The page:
Your Quick Guide On the “White Coats.”

Happy Monday everyone! New week, new day, new opportunities ahead to succeed in the ways you want to. I have a couple of doctor appointments coming up this week, and honestly I don’t really dread them. Like I’ve stated before, my family is extremely medical, so I’ve been medically savvy for most of my life. I was blessed with a fantastic primary doctor, then have gotten my fair share of doctors who don’t listen, are pushy, unclear, and what not. So here we go loves!

whitecoat1Since when did anyone’s doctor look like this?

 

HOW TO HANDLE THE WHITE COATS

With so much happening to our healthcare system, insurance, and having a government not give two craps what happens to your body, it’s up to you, and you only to maintain track of what goes on in a doctor’s office. Bills, testing, insurance coverage, and blah blah blah. From day one its nothing but a hassle, but it has to be taken care of. I unfortunately have lost track, and owe so much money in so many different places that I just don’t care anymore. Do as I say, not as I do people. Aside from money, actually dealing with doctors is a whole different issue in itself. Their treatment methods, bedside manners, and whole setup differs. Know how to handle them appointment to appointment to ensure better outcomes for you. Its important to remind them that you deserve the best, you are not just another “body.”

1. LISTEN & TAKE NOTES

I sound like an old lady, but it’s extremely important. My primary doctor has a thick Spanish accent, my cardiologist has a thick Indian accent, and I have a hard time understanding sometimes. It’s not rude, its truthful, and its better to ask them to repeat it rather than smile, and agree to whatever the hell just happened. If you are super confused on what they’re doing, or have track balancing numerous doctors (for instance if you have three, and each of their opinions is different) you might want a “Doctor” spiral that you document in. It’s not being rude, its being smart.

2. BE BLUNT

We’re not talking blunt force trauma to their ears, but I think I get along with my doctors because I’m extremely blunt about what I will and will not do. They see and hear everything. Be honest about your period, pee, sex life, and any other thing they might need to know. If I don’t like the sound of something, I ask for other options. Don’t confuse blunt with tacky. Even if they have an attitude, your responsibility is to maintain yourself. I have a tendency to get temperamental extremely fast with a certain doctor for other reasons, but the best thing you can do is keep your cool. Think about the people they have to talk to all day! After everything, they just need to hear something that’s straight to the point…whether they realize it or not.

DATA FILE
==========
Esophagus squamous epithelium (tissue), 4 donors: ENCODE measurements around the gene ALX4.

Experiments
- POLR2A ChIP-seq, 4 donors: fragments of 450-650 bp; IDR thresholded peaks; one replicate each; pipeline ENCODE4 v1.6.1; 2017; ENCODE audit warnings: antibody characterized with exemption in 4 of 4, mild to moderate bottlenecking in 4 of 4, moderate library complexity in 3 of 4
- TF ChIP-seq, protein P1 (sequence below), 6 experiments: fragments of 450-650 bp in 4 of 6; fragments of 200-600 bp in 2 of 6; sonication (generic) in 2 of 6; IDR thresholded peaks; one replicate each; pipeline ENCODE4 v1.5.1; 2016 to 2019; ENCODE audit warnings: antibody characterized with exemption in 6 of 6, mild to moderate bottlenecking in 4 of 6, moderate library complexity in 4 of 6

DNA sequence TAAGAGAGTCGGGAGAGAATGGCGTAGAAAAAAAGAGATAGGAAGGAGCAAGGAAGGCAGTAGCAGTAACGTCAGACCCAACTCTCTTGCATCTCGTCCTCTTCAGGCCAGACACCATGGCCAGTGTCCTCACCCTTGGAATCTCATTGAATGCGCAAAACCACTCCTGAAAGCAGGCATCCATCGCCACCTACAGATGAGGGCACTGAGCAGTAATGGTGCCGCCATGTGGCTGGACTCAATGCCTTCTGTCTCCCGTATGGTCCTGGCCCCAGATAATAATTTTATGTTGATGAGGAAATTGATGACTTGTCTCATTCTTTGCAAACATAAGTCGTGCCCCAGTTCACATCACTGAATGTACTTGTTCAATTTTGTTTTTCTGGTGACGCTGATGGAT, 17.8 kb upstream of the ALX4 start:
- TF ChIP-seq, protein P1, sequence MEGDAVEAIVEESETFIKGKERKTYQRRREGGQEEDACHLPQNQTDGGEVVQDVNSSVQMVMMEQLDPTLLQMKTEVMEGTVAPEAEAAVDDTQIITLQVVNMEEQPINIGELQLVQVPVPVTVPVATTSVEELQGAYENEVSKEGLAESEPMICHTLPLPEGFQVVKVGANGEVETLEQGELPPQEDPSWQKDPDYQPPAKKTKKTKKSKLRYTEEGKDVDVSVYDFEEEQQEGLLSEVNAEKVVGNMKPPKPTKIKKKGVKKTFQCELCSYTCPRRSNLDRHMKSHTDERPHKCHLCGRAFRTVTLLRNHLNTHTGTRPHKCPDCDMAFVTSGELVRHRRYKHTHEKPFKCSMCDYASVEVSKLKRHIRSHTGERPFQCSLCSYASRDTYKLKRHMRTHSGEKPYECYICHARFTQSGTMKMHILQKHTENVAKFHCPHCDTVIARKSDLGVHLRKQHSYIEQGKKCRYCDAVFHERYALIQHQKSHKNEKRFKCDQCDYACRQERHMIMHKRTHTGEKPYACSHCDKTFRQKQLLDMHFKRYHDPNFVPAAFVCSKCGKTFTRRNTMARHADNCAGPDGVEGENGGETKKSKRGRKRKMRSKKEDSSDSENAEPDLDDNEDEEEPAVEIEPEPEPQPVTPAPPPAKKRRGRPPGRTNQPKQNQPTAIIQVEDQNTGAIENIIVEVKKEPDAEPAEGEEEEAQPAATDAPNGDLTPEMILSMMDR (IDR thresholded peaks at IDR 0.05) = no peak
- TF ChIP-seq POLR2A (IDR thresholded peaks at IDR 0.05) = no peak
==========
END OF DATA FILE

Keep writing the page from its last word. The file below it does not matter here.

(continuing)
3. DON’T BELIEVE EVERYTHING YOU HEAR AND STAND YOUR GROUND

Most people know that I used to be on Warfarin. I’m a difficult patient in the pill department (I’m beyond inconsistent), so Warfarin was World War three. I hated maintaining myself on that, also I hated getting my pro time checked. I don’t always have time in the day to run across town to have my finger pricked, and sometimes I don’t even have gas in the car to do that. Also, after insurance, it was almost $70 each time I got it checked, which is two times a month. Yea, kiss my ass. I got to a point where I wasn’t showing up, then finally they were sending me letters in the mail that I “didn’t comprehend the full effects of my disease” which at that point, I wanted to type a lengthy letter back. It attempts to scare and piss me off, I went in for stomach pain (below my ribcage that hurt when I took a deep breath), they said it was a blood clot, and I spent seven hours in a waiting room to have a scan done to check for a clot when I could’ve been on the road to a mountain vacation. Everything was labeled STAT, but apparently to that office that means two days. Moving on, there was no clot. My blood was fine, and I immediately got on the road to my vacation. When I came back, I talked to my primary who agreed with me that I’m too young, too active, and I bled out my first heart cath BEFORE Warfarin was in my body. I need to take a baby aspirin every other day, and I’m fine. I relayed this information in which they argued with me, but I had to take control of my treatment options. Bottom line, doctors get stuck in a routine of what they think is best. You do your research, be smart, get second opinions, and do not let ANY person scare you into or out of something.

4. BE COOPERATIVE

….to a point. Obviously in the above story I wasn’t, and had good reason to be. Sometimes doctors need a little refresher that you are human. If they are doing their job correctly, and all is well, the best thing you can be is calm, cool, and cooperative. I understand the medical side because I’ve watched my Dad and Mom for years. The calmer you are, the more likely you are to get the best treatment because you are not being a distracting patient. If that makes you feel degraded as a human, I’m sorry, but that’s the truth. You are a customer to them, and they need to focus so they can keep you here.

Overall, I’ve dealt with ridiculous Doctors, oblivious doctors, and you just have to learn how to play the game while keeping yourself healthy in the meantime. All in all, I’m thankful for my fantastic doctor that treats me like a daughter, and continuously praises me for how far I’ve come, and also my nurse. Love you Dr. Sahad, and Maria!

Have a fabulous week lovelies. Normally I would tell you what our Song of The Week would be, but the music player isnt working. Ugh…

-haley.

Find Haley on Instagram! @haleyann92

 

 

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